The Ophthalmic Common Clinical Competency Framework

The Common Clinical Competency Framework (CCCF), published in 2016, sets out the standards and guidance for the knowledge and skills required by non-medical eye healthcare professionals delivering patient care in a multidisciplinary team setting. The CCCF is based heavily on The College of Optometrists’ higher qualifications, and we welcomed the move towards a consistent skill set across the eye health system in order to ensure consistent quality of service provision, irrespective of setting.  

The Framework, now named the Ophthalmic Common Clinical Competency Framework (OCCCF), has been developed into a curriculum, with corresponding workplace-based assessments and resources, covering four clinical areas; acute and emergency eye care, cataract assessment, glaucoma and medical retina. The Diploma in Therapeutics (Independent Prescribing) is not covered by the OCCCF curriculum. The curriculum indicates where this qualification is required. 

The OCCCF is for those employed in secondary care only, and aimed at those working under consultant supervision in the hospital eye service. The OCCCF is entirely voluntary and optometrists who wish to undertake an OCCCF qualification will need to demonstrate that they have completed the curriculum and assessments, as it is portfolio-based training.  

The College’s higher qualifications will continue to demonstrate a high level of clinical care and high value clinical judgements. For example, to run a satellite hospital clinic in glaucoma, where no consultant is present, the Diploma in Glaucoma is necessary, as it is at a higher level than level three of the OCCCF curriculum.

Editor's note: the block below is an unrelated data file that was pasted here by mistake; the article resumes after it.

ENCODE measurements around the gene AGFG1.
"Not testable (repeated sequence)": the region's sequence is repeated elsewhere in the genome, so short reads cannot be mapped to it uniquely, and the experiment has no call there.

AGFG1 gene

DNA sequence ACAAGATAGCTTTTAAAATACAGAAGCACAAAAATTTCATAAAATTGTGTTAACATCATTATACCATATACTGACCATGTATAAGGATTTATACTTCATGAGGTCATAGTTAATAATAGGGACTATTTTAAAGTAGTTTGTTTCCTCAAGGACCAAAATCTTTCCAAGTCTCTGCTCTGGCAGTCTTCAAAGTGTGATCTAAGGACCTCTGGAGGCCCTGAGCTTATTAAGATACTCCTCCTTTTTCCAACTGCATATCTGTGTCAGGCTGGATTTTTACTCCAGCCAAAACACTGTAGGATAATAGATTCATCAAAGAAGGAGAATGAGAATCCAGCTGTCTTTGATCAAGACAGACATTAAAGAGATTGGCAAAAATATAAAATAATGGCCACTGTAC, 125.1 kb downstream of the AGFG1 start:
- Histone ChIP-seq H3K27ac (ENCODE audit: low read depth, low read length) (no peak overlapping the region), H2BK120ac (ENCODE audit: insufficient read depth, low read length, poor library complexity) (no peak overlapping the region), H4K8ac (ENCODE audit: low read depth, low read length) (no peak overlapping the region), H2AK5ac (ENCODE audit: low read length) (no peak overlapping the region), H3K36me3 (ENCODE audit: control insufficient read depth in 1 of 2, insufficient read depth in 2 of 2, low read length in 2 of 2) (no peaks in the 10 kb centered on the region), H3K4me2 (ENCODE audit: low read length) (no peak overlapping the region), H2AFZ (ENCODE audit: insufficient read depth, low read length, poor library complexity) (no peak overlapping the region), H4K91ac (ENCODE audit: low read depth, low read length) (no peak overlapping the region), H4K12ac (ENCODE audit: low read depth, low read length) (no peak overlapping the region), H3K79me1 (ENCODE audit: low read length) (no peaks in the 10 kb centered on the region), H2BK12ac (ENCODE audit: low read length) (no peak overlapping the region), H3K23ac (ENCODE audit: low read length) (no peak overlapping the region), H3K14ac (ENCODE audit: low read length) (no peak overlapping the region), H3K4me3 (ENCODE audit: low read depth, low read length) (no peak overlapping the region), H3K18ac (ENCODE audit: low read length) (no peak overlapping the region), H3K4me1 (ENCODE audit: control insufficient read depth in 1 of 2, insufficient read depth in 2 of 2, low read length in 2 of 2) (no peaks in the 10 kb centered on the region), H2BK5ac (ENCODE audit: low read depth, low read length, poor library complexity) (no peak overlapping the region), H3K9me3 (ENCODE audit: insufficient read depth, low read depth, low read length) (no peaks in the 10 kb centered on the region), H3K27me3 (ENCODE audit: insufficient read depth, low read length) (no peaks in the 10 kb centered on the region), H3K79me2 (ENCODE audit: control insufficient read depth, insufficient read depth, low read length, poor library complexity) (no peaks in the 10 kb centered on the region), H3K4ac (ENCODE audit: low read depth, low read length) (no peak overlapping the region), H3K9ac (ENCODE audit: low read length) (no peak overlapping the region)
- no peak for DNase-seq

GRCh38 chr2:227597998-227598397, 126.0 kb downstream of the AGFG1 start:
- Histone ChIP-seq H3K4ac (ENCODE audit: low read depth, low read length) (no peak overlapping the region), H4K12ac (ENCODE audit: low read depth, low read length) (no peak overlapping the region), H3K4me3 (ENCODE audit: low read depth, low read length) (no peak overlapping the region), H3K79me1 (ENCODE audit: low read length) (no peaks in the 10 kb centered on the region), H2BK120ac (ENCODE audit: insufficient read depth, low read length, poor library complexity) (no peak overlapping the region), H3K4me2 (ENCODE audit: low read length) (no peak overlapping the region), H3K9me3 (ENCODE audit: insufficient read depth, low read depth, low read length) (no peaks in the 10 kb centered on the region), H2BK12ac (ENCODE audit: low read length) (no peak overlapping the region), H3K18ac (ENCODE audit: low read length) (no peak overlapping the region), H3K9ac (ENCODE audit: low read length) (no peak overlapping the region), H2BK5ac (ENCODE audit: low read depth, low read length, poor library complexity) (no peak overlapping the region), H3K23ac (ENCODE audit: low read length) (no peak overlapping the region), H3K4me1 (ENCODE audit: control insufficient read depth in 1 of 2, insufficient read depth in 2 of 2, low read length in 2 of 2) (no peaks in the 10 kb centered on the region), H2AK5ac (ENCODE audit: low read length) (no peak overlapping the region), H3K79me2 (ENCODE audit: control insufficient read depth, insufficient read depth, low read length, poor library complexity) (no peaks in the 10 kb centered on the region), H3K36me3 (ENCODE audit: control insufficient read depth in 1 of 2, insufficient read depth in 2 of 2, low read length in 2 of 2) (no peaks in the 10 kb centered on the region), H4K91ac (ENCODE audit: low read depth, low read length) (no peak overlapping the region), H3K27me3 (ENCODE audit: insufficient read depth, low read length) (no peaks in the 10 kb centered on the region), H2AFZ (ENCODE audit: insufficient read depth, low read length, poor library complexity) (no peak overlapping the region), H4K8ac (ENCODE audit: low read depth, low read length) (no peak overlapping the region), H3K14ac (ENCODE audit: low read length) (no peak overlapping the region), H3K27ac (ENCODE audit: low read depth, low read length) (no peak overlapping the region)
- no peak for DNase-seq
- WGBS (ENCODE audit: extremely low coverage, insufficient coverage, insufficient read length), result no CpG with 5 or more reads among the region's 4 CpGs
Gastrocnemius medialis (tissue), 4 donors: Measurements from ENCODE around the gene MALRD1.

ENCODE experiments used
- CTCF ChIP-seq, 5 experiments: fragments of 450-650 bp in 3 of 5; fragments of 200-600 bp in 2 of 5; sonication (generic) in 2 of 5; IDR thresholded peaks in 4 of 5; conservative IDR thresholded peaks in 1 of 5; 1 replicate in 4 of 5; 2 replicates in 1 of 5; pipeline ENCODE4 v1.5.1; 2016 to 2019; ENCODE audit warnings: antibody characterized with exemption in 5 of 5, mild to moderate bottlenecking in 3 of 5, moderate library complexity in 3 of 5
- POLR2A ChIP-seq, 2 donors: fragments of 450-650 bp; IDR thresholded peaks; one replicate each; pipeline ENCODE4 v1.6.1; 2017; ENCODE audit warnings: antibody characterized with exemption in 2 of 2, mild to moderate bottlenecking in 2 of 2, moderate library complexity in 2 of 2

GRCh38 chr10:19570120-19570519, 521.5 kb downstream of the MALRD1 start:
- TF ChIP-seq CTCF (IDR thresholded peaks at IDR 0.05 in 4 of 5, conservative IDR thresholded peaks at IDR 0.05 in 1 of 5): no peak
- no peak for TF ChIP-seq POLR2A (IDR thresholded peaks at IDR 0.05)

The College’s position: 

We are aware that the optometric community expressed concerns that OCCCF implies a loss of independence to the optometric profession.  

The College does not currently endorse the OCCCF, due to concerns surrounding the OCCCF curriculum during the development stages, the increasing distance from both the initial content of the original CCCF and principles of independent case management. We raised these concerns with the Royal College of Ophthalmologists. They reassured us that optometrists entering hospital practice at core competence level (or with a professional certificate or higher certificate in an area of practice), will not be asked to demonstrate again the skills in which they have already been assessed. 

Optometrists have a vital role to play in helping to manage the increasing demand for ophthalmic services. We are committed to supporting optometrists in working as independent clinical decision makers, with systems of clinical governance and clinical leadership that deliver the high quality of clinical care our patients deserve.